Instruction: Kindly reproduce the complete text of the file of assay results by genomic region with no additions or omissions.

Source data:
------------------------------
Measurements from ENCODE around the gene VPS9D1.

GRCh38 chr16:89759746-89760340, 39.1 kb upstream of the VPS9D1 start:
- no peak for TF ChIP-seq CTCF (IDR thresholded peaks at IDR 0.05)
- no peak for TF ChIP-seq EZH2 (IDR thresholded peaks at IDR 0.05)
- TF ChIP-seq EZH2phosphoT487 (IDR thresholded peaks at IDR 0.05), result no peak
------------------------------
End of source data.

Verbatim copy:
Measurements from ENCODE around the gene VPS9D1.

GRCh38 chr16:89759746-89760340, 39.1 kb upstream of the VPS9D1 start:
- no peak for TF ChIP-seq CTCF (IDR thresholded peaks at IDR 0.05)
- no peak for TF ChIP-seq EZH2 (IDR thresholded peaks at IDR 0.05)
- TF ChIP-seq EZH2phosphoT487 (IDR thresholded peaks at IDR 0.05), result no peak